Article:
Hyperglycemia, hyperglycaemia, or high blood sugar is a condition in which an excessive amount of glucose circulates in the blood plasma.
This is generally a blood glucose level of 10+ mmol/l (180 mg/dl), but symptoms may not start to become noticeable until later numbers such as 15-20+ mmol/l (270-360 mg/dl)or 15.2-32.6 mmol/l. However, chronic levels exceeding 125 mg/dl can produce organ damage.
Glucose levels are measured in either:
- Milligrams per decilitre (mg/dl), in the United States and other countries (e.g., Japan, France, Egypt, Colombia); or
- Millimoles per litre (mmol/l), which can be acquired by dividing (mg/dl) by factor of 18.
Scientific journals are moving towards using mmol/l; some journals now use mmol/l as
the primary unit but quote mg/dl in parentheses.
- 72 mg/dl = 4 mmol/l
- 90 mg/dl = 5 mmol/l
- 108 mg/dl = 6 mmol/l
- 126 mg/dl = 7 mmol/l
- 144 mg/dl = 8 mmol/l
- 180 mg/dl = 10 mmol/l
- 270 mg/dl = 15 mmol/l
- 288 mg/dl = 16 mmol/l
- 360 mg/dl = 20 mmol/l
- 396 mg/dl = 22 mmol/l
- 594 mg/dl = 33 mmol/l
Glucose levels vary before and after meals, and at various times of day; the definition of "normal" varies among medical professionals. In general, the normal range for most people (fasting adults) is about 80 to 110 mg/dl or 4 to 6 mmol/l. A subject with a consistent range above 126 mg/dl or 7 mmol/l is generally held to have hyperglycemia, whereas a consistent range below 70 mg/dl or 4 mmol/l is considered hypoglycemic. In fasting adults, blood plasma glucose should not exceed 126 mg/dl or 7 mmol/l. Sustained higher levels of blood sugar cause damage to the blood vessels and to the organs they supply, leading to the complications of diabetes.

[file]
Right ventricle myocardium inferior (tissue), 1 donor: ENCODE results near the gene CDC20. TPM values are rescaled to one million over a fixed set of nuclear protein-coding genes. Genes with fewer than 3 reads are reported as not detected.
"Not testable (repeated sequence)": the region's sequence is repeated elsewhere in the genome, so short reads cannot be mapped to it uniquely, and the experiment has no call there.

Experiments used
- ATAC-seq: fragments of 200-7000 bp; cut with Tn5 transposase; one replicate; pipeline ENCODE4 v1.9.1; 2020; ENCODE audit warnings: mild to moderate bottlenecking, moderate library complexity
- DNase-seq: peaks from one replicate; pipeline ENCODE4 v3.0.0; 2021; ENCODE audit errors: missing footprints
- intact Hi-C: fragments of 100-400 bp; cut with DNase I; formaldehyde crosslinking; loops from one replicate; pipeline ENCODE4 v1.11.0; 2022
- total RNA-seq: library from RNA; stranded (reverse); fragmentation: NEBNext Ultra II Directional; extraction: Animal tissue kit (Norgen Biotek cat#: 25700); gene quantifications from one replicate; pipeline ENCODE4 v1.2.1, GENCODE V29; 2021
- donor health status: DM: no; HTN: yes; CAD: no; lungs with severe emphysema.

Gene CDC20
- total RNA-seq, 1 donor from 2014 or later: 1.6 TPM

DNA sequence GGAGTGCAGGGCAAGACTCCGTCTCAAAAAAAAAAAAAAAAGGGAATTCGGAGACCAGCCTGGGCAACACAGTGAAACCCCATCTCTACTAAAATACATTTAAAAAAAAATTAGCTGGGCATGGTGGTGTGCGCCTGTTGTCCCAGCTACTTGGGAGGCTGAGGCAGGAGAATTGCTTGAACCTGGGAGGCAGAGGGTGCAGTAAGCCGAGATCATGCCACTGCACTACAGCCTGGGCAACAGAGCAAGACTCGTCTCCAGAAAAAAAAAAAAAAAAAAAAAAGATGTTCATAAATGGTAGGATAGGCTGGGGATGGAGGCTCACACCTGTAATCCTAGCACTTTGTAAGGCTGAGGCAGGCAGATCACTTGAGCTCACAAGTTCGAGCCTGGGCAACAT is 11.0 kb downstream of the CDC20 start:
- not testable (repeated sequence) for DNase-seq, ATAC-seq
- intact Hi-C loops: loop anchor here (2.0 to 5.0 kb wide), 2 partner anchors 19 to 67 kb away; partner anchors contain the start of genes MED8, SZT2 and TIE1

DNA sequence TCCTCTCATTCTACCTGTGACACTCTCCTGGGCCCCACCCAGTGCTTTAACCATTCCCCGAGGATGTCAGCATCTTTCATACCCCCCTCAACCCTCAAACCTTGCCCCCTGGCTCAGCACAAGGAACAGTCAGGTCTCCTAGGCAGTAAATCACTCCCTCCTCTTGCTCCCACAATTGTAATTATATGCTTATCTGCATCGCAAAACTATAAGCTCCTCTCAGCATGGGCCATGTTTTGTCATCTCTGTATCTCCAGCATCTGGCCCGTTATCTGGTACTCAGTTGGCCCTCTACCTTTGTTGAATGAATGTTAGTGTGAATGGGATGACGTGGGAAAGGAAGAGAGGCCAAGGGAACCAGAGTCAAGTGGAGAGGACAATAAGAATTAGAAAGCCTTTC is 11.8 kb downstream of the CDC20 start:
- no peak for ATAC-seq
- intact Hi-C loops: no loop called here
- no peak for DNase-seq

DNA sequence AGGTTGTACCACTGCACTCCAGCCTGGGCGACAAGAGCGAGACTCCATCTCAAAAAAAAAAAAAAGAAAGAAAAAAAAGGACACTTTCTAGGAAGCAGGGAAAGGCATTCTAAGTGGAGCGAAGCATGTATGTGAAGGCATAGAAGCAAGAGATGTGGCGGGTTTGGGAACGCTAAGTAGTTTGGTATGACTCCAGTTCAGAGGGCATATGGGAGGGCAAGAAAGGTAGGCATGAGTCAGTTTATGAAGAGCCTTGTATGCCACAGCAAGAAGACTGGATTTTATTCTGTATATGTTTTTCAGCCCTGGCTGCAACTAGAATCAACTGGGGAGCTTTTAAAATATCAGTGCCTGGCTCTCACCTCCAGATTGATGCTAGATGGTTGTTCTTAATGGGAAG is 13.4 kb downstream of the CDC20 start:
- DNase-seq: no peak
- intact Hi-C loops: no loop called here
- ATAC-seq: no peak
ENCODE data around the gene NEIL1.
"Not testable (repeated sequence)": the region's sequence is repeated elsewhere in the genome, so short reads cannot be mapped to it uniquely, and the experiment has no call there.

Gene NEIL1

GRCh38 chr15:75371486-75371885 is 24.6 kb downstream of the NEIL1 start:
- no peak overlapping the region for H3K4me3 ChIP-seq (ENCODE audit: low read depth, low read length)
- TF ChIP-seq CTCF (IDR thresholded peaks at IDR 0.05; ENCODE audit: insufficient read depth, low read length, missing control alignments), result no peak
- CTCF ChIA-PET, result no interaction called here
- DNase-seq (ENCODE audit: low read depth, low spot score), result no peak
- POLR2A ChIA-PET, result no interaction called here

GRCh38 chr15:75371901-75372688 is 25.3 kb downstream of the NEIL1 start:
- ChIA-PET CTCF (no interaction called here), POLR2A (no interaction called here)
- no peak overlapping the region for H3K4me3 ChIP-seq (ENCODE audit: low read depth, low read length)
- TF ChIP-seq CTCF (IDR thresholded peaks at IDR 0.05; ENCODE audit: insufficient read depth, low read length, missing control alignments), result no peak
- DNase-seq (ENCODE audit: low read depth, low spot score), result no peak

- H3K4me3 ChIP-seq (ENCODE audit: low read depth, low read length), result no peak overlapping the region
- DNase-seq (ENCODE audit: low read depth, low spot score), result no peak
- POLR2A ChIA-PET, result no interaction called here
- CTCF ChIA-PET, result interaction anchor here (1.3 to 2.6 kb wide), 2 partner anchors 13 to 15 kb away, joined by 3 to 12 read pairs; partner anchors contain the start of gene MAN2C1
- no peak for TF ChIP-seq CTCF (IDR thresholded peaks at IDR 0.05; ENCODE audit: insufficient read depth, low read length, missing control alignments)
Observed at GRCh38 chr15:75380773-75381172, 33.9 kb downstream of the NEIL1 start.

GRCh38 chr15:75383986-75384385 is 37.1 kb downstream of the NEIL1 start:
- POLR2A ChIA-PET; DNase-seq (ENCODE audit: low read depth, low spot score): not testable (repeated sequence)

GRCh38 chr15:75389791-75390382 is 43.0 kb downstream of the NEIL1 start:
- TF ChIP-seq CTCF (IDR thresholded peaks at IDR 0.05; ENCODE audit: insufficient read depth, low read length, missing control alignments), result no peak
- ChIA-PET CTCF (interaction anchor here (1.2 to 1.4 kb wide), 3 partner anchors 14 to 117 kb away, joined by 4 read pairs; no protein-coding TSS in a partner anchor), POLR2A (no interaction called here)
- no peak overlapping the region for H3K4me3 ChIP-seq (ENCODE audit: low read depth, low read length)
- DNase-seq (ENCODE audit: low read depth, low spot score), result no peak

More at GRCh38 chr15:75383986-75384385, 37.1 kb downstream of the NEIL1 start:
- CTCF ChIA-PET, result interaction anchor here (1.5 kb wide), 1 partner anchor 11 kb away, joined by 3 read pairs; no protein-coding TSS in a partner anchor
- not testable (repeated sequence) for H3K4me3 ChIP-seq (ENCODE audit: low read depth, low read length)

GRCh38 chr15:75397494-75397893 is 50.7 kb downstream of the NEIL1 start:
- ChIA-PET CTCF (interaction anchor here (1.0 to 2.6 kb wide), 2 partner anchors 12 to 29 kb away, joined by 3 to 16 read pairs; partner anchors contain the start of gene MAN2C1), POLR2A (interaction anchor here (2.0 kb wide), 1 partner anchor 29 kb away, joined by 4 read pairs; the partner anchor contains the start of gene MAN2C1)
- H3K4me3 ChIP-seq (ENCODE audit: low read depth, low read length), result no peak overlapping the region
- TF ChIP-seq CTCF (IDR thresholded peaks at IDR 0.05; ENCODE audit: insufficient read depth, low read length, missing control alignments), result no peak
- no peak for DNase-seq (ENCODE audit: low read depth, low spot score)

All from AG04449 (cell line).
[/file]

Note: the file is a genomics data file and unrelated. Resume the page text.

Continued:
Chronic hyperglycemia can be measured via the HbA1c test. The definition of acute hyperglycemia varies by study, with mmol/l levels from 8 to 15.
Treatment of hyperglycemia requires elimination of the underlying cause, ''e.g.,'' treatment of diabetes when diabetes is the cause. Acute and severe hyperglycemia can be treated by direct administration of insulin in most cases, under medical supervision.
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Last Updated: Feb 1, 2011